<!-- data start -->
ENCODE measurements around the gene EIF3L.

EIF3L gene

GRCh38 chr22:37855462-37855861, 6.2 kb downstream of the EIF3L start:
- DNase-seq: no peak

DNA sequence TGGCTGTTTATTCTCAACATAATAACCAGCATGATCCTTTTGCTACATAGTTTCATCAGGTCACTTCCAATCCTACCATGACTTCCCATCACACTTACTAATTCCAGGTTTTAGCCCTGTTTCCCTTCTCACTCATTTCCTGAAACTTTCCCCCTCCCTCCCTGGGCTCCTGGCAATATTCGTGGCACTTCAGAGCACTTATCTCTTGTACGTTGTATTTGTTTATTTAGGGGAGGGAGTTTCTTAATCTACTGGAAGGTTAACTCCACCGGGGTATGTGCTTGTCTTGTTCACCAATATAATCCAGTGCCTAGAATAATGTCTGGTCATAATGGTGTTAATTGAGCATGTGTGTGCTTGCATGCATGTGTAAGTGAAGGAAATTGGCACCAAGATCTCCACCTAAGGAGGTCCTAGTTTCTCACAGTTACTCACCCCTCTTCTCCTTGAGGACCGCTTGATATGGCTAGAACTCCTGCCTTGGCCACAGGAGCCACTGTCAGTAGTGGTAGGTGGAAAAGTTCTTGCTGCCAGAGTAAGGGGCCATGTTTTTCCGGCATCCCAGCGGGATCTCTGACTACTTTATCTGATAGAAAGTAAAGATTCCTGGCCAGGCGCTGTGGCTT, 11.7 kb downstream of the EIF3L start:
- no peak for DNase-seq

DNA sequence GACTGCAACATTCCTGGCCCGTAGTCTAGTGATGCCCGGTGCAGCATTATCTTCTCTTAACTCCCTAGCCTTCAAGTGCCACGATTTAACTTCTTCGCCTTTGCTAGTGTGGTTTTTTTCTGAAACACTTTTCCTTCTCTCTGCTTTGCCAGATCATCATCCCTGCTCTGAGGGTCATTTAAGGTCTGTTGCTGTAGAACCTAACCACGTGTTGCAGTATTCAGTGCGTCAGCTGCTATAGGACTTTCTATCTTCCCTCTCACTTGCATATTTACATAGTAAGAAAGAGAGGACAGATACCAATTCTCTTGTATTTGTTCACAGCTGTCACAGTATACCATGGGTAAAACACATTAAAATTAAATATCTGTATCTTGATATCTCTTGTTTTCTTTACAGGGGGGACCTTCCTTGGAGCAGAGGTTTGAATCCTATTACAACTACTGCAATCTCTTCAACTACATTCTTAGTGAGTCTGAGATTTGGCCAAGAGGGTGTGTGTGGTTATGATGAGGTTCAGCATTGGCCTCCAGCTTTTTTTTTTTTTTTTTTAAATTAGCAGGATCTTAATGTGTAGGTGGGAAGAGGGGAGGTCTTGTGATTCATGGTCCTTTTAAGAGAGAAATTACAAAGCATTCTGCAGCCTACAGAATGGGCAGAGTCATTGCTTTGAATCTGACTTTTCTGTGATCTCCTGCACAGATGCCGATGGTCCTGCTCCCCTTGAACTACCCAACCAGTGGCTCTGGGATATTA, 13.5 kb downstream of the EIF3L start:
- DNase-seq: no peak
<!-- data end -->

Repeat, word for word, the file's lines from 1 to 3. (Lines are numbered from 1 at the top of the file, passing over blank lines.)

ENCODE measurements around the gene EIF3L.

EIF3L gene

GRCh38 chr22:37855462-37855861, 6.2 kb downstream of the EIF3L start: